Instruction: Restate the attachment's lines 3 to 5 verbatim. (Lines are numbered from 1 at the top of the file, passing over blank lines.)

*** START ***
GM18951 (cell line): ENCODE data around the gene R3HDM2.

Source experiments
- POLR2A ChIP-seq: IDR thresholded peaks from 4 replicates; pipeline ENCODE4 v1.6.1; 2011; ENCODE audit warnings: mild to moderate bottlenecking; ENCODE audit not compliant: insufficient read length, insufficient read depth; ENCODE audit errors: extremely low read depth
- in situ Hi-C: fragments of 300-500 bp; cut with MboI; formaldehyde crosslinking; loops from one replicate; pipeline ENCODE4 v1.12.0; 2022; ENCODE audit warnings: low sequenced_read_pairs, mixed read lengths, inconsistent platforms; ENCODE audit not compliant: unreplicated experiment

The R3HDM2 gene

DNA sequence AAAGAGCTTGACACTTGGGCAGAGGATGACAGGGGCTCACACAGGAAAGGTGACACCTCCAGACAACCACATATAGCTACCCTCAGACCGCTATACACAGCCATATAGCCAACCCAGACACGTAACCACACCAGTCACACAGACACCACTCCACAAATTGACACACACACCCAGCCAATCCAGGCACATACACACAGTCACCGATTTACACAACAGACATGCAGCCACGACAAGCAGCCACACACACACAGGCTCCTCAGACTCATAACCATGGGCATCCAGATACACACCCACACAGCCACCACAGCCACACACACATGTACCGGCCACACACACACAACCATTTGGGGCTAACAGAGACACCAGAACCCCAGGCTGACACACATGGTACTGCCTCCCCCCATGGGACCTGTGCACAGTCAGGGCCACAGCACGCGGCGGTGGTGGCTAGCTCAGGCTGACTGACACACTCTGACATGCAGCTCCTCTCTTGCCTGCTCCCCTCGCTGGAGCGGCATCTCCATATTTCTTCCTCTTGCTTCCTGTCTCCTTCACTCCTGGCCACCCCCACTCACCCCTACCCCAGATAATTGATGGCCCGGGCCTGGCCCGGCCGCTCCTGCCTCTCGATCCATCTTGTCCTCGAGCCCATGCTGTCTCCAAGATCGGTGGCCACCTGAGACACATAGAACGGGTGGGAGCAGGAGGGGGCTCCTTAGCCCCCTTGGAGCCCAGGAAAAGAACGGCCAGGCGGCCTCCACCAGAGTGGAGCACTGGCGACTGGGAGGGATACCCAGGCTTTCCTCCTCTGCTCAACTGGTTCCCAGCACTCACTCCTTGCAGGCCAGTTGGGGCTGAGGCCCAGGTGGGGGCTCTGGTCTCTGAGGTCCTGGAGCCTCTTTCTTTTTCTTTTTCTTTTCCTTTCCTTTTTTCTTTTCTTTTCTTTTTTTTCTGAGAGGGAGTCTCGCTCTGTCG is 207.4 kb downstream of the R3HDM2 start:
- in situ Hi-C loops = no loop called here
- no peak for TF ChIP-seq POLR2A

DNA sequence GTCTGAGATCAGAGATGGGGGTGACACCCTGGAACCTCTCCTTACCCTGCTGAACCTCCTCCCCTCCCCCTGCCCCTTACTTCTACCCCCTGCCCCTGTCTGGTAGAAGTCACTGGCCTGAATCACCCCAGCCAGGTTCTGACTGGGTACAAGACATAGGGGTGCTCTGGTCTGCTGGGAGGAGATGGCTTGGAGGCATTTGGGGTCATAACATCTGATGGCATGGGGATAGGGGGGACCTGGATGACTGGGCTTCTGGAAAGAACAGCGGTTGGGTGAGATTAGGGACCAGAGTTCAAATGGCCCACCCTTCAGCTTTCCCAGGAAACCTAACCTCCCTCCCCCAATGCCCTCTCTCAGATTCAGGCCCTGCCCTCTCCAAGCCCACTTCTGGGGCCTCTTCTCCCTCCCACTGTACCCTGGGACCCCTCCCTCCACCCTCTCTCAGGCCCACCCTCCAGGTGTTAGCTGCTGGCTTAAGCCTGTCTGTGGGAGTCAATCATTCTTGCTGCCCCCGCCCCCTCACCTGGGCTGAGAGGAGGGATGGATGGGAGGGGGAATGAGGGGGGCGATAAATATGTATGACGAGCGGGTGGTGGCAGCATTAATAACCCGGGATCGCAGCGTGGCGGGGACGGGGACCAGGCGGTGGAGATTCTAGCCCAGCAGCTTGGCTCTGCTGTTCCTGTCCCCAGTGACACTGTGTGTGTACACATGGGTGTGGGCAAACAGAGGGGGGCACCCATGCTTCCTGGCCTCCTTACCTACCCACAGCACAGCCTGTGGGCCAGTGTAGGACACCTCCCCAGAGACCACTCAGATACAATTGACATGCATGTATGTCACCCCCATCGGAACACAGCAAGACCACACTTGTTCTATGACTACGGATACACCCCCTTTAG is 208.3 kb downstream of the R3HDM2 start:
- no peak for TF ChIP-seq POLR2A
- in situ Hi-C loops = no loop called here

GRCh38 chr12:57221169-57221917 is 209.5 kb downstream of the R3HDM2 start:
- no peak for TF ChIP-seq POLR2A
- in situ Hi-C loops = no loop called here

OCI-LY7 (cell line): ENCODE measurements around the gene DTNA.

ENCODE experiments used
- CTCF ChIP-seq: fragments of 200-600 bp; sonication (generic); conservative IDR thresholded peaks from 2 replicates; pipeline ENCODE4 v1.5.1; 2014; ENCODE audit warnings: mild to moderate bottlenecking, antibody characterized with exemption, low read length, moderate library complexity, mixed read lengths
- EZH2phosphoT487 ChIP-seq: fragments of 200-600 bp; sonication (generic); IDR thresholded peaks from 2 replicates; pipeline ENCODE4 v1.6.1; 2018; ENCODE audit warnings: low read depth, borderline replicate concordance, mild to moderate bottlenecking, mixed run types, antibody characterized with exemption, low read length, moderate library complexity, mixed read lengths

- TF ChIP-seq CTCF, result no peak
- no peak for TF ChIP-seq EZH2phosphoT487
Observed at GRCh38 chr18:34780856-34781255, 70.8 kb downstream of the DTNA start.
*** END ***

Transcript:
- POLR2A ChIP-seq: IDR thresholded peaks from 4 replicates; pipeline ENCODE4 v1.6.1; 2011; ENCODE audit warnings: mild to moderate bottlenecking; ENCODE audit not compliant: insufficient read length, insufficient read depth; ENCODE audit errors: extremely low read depth
- in situ Hi-C: fragments of 300-500 bp; cut with MboI; formaldehyde crosslinking; loops from one replicate; pipeline ENCODE4 v1.12.0; 2022; ENCODE audit warnings: low sequenced_read_pairs, mixed read lengths, inconsistent platforms; ENCODE audit not compliant: unreplicated experiment

The R3HDM2 gene